3. The learned Rent Controller, on a consideration of the oral and documentary evidence, fixed the value of the site at Rs. 4 per sq. ft. and the value of the building at Rs. 15 per sq. ft. Determining the age of the building as 50 years and applying the rule of depreciation as applicable to Glass IV of Schedule II of the Act, the learned Rent Controller fixed the depreciated value of the building at Rs. 29,970 and arrived at the total value of the building including the site value at Rs. 57,420. To this, the learned Rent Controller added 5% by way of amenity in respect of the vacant site and 10% of the cost of construction by way of amenity for cement drying yard and water tubs etc., and arrived at the total cost of the building at Rs. 66,310 rounded off to Rs. 66,300. Since the building is a non-residential one, the Rent Controller fixed the rent at 12% of the gross return per annum on the total cost and fixed the fair rent for the building at Rs. 663 per month. Aggrieved by this, the landlord preferred an appeal in C.M.A. No. 317 of 1976 while the tenant preferred C.M.A. No. 330 of 1976 to the Appellate Authority (Principal Subordinate Judge, Madurai). The Appellate Authority, on a consideration of the plan of the Commissioner included the area marked H.I.J.G. therein and fixed the total area of the constructed buiding at 6,330 sq.ft. instead of 5,490 sq.ft. as determined by the Rent Controller There was no dispute before the Appellate Authority with reference to the value of the site viz., Rs. 4 per sq. ft. Dealing with the dispute between the parties with reference to. the extent of the site, the Appellate Authority applied the proviso to Section 4 of the Act and for the purpose of arriving at the total cost of the site, it took into account the precise extent of the site occupied by the construction and also a portion upto 50 % thereof of the vacant land and fixed the extent of the site at 6,330 sq.ft. plus, 3165 sq.ft. equal to 9,465 sq.ft. out of a total extent of 22,057.5 sq.ft. The objection raised by the landlord that the drying yard should also be treated as a building and that it should also be taken into account for the purpose of determining the value of the vacant site as well as the value of the building was negatived. The cost of the site of 9,495 sq.ft. at the rate of Rs. 4 per sq.ft. was fixed at Rs. 37,980 and the cost of construction in respect of 6,330 sq.ft. at Rs. 15 per sq.ft. after depreciation was fixed at Rs. 50,542. In addition, 10% of the value of the site was taken into account as and by way of amenity and the total cost of the construction viz., the site as well as the building was fixed at R.50,542 plus Rs. 41,778 equal to Rs. 92,320. Fixing 12% gross return on this total cost, the monthly rent was arrived at Rs. 923.20 rounded upto Rs. 924. Accordingly in modification of the order of the Rent Controller, the Appellate Authority fixed the fair rent in respect of the building in question at Rs. 924 per mensem thereby partly allowing the appeal preferred by the landlord in C.M.A. No. 317 of 1976 and dismissing the appeal in C.M.A. No. 330 of 1976 preferred by the tenant. Against this, the landlord has preferred C.R.P. No. 2320 of 1977 claiming that the fixation of the fair rent by the Appellate Authority is not correct and indeed should be higher, while the tenant has preferred C.R.P. Nos. 30 : 64 of 1977 and 3065 of 1977 contending that the fixation of fair rent by the Rent Controller is excessive and not in accordance with the provisions of the Act.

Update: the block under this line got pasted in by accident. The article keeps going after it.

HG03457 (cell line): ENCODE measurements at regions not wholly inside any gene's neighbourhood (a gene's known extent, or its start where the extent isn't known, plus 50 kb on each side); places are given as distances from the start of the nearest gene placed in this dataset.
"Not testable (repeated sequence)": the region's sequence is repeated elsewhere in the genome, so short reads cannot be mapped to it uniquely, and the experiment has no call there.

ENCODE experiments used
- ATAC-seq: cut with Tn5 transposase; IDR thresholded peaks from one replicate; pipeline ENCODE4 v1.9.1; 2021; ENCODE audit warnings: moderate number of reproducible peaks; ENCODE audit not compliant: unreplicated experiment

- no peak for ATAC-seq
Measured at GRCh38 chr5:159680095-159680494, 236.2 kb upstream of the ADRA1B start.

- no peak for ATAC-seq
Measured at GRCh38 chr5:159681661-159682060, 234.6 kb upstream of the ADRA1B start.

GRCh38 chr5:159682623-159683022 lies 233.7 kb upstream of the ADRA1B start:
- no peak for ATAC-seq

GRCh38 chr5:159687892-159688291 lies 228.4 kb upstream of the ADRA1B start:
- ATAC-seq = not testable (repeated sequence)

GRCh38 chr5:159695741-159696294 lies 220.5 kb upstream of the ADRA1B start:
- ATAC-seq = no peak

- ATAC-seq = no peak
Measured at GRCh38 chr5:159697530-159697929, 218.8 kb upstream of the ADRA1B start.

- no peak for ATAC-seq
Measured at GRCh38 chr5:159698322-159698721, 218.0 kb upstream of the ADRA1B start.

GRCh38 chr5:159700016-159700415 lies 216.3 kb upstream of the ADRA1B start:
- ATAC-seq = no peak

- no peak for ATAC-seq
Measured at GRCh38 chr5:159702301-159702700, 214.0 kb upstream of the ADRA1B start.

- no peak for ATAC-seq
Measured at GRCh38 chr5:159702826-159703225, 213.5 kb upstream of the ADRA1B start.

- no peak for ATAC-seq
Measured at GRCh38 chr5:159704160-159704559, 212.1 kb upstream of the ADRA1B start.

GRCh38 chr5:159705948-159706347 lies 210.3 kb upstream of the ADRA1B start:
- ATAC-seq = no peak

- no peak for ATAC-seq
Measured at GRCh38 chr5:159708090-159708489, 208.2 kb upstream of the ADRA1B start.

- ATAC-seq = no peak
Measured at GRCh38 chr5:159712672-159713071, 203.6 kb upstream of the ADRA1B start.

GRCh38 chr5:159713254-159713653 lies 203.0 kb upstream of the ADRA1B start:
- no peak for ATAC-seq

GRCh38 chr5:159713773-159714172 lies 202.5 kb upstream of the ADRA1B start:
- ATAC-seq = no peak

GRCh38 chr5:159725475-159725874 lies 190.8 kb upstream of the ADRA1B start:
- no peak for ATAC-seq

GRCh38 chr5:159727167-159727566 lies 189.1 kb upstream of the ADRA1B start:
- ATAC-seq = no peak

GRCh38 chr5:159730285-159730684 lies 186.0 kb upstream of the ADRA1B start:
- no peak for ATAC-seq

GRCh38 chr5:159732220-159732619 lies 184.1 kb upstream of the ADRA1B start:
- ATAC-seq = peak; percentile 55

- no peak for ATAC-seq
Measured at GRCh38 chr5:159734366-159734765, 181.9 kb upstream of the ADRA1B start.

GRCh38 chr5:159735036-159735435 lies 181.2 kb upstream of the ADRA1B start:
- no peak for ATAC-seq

4. The learned Counsel appearing for the landlord/petitioner in C.R.P. No. 2420 of 1977 raised two contentions. The first is that the cement-paved drying-yard should be considered as a building and the cost of construction thereof must also be ascertained and taken into account in fixing the fair rent. On the contrary, the learned Counsel for the tenant-respondent contends that the cement-paved drying - yard cannot, by any stretch of imagination, be a building as normally understood and therefore, this ought not to be taken into account at all. It will be useful to refer to the definition of the word 'building' in Section 2(2) of the Act and the definition runs as under.